Other contractor-model cases that are not or are no longer part of the multidistrict litigation are in varying stages of litigation.

With respect to the state administrative proceedings relating to the classification of FedEx Ground’s owner-operators as independent contractors, during the second quarter of 2011, the attorney general in New York filed a lawsuit against FedEx Ground challenging the validity of the contractor model.

While the granting of summary judgment in favor of FedEx Ground by the multidistrict litigation court in 20 of the 28 cases that had been certified as class actions remains subject to appeal, we believe that it significantly improves the likelihood that our independent contractor model will be upheld. Adverse determinations in matters related to FedEx Ground’s independent contractors, however, could, among other things, entitle certain of our contractors and their drivers to the reimbursement of certain expenses and to the benefit of wage-and-hour laws and result in employment and withholding tax and benefit liability for FedEx Ground, and could result in changes to the independent contractor status of FedEx Ground’s owner-operators in certain jurisdictions. We believe that FedEx Ground’s owner-operators are properly classified as independent contractors and that FedEx Ground is not an employer of the drivers of the company’s independent contractors. While it is reasonably possible that potential loss in some of these lawsuits or such changes to the independent contractor status of FedEx Ground’s owner-operators could be material, we cannot yet determine the amount or reasonable range of potential loss. A number of factors contribute to this. The number of plaintiffs in these lawsuits continues to change, with some being dismissed and others being added and, as to new plaintiffs, discovery is still ongoing. In addition, the parties have not yet conducted any discovery into damages, which could vary considerably from plaintiff to plaintiff. Further, the range of potential loss could be impacted considerably by future rulings on the merits of certain claims and FedEx Ground’s various defenses, and on evidentiary issues. In any event, we do not believe that a material loss is probable in these matters.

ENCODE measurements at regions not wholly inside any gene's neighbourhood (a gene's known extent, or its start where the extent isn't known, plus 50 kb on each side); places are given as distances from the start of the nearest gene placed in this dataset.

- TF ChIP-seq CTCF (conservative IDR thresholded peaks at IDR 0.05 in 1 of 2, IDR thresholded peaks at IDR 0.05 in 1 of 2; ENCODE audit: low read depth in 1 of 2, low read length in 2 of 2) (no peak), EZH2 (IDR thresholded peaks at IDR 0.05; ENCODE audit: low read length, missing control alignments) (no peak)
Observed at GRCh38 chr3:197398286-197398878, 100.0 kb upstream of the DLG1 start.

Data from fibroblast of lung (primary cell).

Other Matters. In August 2010, a third-party consultant who works with shipping customers to negotiate lower rates filed a lawsuit in federal district court in California against FedEx and United Parcel Service, Inc. (“UPS”) alleging violations of U.S. antitrust law. This matter was dismissed in May 2011, but the court granted the plaintiff permission to file an amended complaint, which FedEx received in June 2011. In November 2011, the court granted our motion to dismiss this complaint, but again allowed the plaintiff to file an amended complaint. The plaintiff filed a new complaint in December 2011, and the matter remains pending before the court. In February 2011, shortly after the initial lawsuit was filed, we received a demand for the production of information and documents in connection with a civil investigation by the U.S. Department of Justice (“DOJ”) into the policies and practices of FedEx and UPS for dealing with third-party consultants who work with shipping customers to negotiate lower rates. In November 2012, the DOJ served a civil investigative demand on the third-party consultant seeking all pleadings, depositions and documents produced in the lawsuit. We are cooperating with the investigation, do not believe that we have engaged in any anti-competitive activities and will vigorously defend ourselves in any action that may result from the investigation. While the litigation proceedings and the DOJ investigation move forward, and the amount of loss, if any, is dependent on a number of factors that are not yet fully developed or resolved, we do not believe that a material loss is reasonably possible.

We have received requests for information from the DOJ in the Northern District of California in connection with a criminal investigation relating to the transportation of packages for online pharmacies that may have shipped pharmaceuticals in violation of federal law. We responded to grand jury subpoenas issued in June 2008 and August 2009 and to additional requests for information pursuant to those subpoenas, and we continue to respond and cooperate with the investigation. We believe that our employees have acted in good faith at all times. We do not believe that we have engaged in any illegal activities and will vigorously defend ourselves in any action that may result from the investigation. The DOJ may pursue a criminal indictment and, if we are convicted, remedies could include fines, penalties, financial forfeiture and compliance conditions. We cannot estimate the amount or range of loss, if any, as such analysis would depend on facts and law that are not yet fully developed or resolved.

 

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FedEx and its subsidiaries are subject to other legal proceedings that arise in the ordinary course of their business. In the opinion of management, the aggregate liability, if any, with respect to these other actions will not have a material adverse effect on our financial position, results of operations or cash flows.

(8) Supplemental Cash Flow Information

Cash paid for interest expense and income taxes for the nine-month periods ended February 28, 2013 and February 29, 2012 was as follows (in millions):

 

                                                 
       2013      2012